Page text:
Is it wood or concrete?
This kitchen countertop might look like a reclaimed plank, but it’s really a durable and functional concrete construction.

When you see the latest designs from JM Lifestyles, a custom shop in Randolph, New Jersey, the dramatic rustic-style tables, countertops, and sinks will definitely stop most woodworkers in their tracks. Craftspeople will ask typical questions about the wood species and how each piece is made. But most won’t even think of the real question they should be asking: Is it wood or concrete?

The answer is a marriage of concrete and high craftsmanship.

Is it wood or concrete? This amazing walnut finished table with fire feature was made of concrete by JM Lifestyles in Randolph, New Jersey.


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Describing itself as an “atelier,” a French term often reserved for fine furniture artists, JM Lifestyle emphasizes that level of craftsmanship and design, but with the decidedly industrial material of concrete. Using elaborate forms, proprietary finishing, special formulas and shaping techniques, the company has developed a line of wood lookalike pieces that are amazingly realistic and take “wood” in places it rarely goes.

This elegant “wood” vanity is really made of concrete.

Witness an outdoor table with a fire feature in the center. Or try a line of sinks that range from a chainsawed look to refined, clean lines that would be at home in a Japanese bath. Then take the kitchen countertop and locate it inside or outside the house without any worries to the durability of what looks like an ancient reclaimed wood plank.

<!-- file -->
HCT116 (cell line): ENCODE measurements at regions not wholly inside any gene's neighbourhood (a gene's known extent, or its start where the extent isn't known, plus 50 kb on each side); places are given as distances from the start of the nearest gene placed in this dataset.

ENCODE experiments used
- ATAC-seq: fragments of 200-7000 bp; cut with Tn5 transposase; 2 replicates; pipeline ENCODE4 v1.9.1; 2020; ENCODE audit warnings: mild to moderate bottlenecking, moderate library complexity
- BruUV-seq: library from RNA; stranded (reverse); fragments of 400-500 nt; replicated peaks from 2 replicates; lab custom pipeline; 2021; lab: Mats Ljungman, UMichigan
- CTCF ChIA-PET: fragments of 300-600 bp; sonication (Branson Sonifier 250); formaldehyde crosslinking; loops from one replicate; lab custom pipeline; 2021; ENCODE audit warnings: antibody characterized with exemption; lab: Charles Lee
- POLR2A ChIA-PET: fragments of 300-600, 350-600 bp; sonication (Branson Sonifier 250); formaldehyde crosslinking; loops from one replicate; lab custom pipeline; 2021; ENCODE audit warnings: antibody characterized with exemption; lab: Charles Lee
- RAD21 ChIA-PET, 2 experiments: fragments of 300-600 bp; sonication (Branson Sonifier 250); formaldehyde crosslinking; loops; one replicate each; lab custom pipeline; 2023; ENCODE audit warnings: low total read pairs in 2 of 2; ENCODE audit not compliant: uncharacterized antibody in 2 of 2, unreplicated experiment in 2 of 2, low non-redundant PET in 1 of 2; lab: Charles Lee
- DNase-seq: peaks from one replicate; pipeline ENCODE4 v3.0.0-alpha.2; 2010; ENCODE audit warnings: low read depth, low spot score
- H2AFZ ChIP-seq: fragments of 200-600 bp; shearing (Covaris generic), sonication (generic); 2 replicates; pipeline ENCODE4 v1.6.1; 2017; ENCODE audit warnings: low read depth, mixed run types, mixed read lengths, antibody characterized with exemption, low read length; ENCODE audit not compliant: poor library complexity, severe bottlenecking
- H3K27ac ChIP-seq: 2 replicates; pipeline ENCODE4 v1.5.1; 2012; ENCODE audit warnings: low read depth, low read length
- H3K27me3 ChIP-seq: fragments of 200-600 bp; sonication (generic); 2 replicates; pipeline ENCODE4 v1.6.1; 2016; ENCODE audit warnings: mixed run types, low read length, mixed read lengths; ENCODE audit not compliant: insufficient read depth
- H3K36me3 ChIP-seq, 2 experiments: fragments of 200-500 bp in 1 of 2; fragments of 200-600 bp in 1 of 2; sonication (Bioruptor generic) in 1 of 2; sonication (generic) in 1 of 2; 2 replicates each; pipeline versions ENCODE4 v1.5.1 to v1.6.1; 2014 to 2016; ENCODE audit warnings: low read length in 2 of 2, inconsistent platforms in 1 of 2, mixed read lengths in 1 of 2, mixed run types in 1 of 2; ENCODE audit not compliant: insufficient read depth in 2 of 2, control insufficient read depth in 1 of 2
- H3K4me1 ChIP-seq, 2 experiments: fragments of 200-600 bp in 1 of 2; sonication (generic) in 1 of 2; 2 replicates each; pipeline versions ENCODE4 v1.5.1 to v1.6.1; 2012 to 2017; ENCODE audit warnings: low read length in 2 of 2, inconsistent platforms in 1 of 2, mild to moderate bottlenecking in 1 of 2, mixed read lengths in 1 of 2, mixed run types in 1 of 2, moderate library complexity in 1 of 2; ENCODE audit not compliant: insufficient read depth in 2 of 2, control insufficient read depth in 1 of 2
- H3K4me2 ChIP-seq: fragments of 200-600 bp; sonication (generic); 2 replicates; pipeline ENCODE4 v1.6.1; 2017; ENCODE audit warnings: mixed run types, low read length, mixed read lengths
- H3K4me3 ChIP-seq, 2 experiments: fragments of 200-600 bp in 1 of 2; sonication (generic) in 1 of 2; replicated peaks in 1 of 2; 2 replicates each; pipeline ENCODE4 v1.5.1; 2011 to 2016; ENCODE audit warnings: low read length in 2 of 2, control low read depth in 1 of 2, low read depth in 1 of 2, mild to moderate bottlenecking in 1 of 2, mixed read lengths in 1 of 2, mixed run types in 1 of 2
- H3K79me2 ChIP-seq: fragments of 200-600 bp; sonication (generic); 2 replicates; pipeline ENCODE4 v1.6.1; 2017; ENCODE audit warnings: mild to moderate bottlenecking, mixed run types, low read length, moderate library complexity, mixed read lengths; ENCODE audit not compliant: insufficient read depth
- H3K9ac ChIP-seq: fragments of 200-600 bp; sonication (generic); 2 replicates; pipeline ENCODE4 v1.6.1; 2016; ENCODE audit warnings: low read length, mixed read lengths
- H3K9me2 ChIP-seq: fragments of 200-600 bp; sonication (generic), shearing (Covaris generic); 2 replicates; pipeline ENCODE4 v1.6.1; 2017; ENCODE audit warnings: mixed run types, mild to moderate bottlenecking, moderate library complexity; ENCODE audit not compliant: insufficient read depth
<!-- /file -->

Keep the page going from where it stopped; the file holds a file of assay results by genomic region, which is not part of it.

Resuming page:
Exhibiting at the Kitchen and Bath Industry Show and International Builder Show January 10-12 in Orlando, the folks at JM Lifestyle were turning heads every day of the show. But one has to wonder how many people just walked by their booth without realizing the wood pieces were really concrete.

Looking like it was chainsawed out of a slab of reclaimed wood, this vanity is really finely crafted cast concrete.

Learn more at their website ( and check out their video about their Woodform products below.


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About the author
William Sampson

William Sampson is a lifelong woodworker, and he has been an advocate for small-scale entrepreneurs and lean manufacturing since the 1980s. He was the editor of Fine Woodworking magazine in the early 1990s and founded WoodshopBusiness magazine, which he eventually sold and merged with CabinetMaker magazine. He helped found the Cabinet Makers Association in 1998 and was its first executive director. Today, as editorial director of Woodworking Network and FDMC magazine he has more than 20 years experience covering the professional woodworking industry. His popular "In the Shop" tool reviews and videos appear monthly in FDMC.